We tell our daughter that we all have personal situations that we deal with (something she knows quite well with two parents who suffer from chronic pain), but that doesn’t give someone the excuse to swear at you, yell at you, or call you names. Sadly, that type of rationalization and justification runs rampant on-line.
Most importantly, we tell her that if someone can’t play by those rules, then they’re proving that they’re not worth her time. Walk away and then the burden falls to them to earn back the opportunity and respect that they’ve squandered.
In December 2012, I made my promise to the city; this is my apology to the city. I apologize for the wasted opportunity and the wasted effort. Londoners have a lot of differing opinions, ideas, and skill-sets that we could use to come up with solutions that benefit us all. Yet until people are willing get out of the sandbox, and treat both people and ideas with respect, this city will remain in a state of perpetual pre-pubescence.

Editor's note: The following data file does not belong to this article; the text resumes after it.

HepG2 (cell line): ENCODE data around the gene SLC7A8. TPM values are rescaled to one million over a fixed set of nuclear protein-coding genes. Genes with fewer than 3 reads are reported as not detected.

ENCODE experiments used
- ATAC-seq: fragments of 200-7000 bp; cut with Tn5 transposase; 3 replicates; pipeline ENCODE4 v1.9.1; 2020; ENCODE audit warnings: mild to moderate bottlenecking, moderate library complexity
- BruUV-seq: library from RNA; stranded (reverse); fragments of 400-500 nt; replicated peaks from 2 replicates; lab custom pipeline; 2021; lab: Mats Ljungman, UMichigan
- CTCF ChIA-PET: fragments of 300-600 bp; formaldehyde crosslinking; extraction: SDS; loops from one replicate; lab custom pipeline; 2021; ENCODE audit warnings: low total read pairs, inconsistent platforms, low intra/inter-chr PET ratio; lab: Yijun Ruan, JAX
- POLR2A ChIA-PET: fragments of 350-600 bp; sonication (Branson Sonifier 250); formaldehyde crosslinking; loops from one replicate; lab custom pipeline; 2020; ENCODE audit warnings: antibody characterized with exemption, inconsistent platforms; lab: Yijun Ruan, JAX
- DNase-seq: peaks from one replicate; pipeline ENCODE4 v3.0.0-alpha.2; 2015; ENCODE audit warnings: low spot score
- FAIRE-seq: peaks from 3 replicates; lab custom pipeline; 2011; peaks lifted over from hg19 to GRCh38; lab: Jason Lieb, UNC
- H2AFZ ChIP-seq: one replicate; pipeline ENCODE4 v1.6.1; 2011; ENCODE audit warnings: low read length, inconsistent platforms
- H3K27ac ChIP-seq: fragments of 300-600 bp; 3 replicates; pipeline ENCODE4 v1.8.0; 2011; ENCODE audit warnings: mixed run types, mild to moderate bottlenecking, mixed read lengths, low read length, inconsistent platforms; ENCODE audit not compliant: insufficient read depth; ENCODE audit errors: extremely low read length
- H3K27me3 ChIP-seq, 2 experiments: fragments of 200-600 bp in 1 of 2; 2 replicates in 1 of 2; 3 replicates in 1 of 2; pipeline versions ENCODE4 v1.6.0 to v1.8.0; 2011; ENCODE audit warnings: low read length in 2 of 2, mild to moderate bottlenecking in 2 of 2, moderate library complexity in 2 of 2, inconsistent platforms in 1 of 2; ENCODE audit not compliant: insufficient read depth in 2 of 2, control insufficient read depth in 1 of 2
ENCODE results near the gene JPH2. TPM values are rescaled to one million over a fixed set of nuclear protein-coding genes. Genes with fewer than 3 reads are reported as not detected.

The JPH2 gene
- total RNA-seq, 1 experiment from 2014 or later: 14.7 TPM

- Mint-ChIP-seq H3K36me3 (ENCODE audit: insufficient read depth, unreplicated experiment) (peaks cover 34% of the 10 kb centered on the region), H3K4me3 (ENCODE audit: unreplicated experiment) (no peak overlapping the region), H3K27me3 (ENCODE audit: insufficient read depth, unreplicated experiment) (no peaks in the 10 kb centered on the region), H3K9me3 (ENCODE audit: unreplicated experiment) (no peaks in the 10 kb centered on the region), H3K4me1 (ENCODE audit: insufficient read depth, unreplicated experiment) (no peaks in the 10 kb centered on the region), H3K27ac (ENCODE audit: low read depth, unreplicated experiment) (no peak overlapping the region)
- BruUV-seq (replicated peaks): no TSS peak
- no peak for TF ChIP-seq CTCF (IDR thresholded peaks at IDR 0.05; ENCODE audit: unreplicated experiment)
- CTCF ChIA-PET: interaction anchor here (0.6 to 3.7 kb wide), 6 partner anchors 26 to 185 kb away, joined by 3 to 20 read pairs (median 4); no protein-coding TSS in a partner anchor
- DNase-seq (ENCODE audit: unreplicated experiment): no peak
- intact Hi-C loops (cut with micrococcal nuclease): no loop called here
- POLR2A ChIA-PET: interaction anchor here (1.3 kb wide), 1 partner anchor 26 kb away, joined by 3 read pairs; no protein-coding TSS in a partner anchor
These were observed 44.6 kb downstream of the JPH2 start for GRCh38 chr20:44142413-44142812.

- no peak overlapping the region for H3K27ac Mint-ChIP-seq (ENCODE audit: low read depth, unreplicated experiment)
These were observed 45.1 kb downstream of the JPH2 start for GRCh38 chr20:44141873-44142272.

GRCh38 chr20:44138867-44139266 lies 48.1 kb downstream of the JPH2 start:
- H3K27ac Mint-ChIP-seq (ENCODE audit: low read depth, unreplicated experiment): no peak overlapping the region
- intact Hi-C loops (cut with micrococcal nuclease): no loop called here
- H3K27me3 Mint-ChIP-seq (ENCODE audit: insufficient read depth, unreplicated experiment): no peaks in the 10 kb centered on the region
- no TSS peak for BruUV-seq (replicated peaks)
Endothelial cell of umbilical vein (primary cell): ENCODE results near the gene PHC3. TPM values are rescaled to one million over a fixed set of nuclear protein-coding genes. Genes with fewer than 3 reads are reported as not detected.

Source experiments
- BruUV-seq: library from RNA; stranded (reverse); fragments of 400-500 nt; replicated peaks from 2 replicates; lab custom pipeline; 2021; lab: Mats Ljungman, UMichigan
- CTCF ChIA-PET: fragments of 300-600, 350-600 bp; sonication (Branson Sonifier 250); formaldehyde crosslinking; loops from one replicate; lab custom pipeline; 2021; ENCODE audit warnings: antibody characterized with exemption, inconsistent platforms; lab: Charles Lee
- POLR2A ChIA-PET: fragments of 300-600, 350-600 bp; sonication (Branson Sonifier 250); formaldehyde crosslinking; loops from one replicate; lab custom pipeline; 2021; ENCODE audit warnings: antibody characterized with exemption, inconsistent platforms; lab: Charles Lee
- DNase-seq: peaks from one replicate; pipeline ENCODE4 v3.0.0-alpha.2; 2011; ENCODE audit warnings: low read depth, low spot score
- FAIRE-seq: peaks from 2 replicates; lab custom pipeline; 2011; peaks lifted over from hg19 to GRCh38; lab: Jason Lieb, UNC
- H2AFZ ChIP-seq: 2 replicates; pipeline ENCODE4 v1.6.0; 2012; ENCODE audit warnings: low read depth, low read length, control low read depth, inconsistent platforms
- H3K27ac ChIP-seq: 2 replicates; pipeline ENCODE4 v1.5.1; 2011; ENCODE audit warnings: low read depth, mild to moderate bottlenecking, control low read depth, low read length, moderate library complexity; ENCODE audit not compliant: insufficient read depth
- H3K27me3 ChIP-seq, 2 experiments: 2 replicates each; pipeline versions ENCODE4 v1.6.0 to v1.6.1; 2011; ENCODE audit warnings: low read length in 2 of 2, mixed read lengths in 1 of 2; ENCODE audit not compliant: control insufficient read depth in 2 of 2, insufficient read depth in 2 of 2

It’s time to grow up.
(*ed. note: there seems to be some confusion to this statement. I’m not decrying Mercer, Stewart, and Colbert as toilet humour; instead I’m drawing a parallel to the difference between the mastery of those comedians’ work and the bastardized version we experience on-line. Both are political commentary, but one version is well done; the other is a puerile bastardization)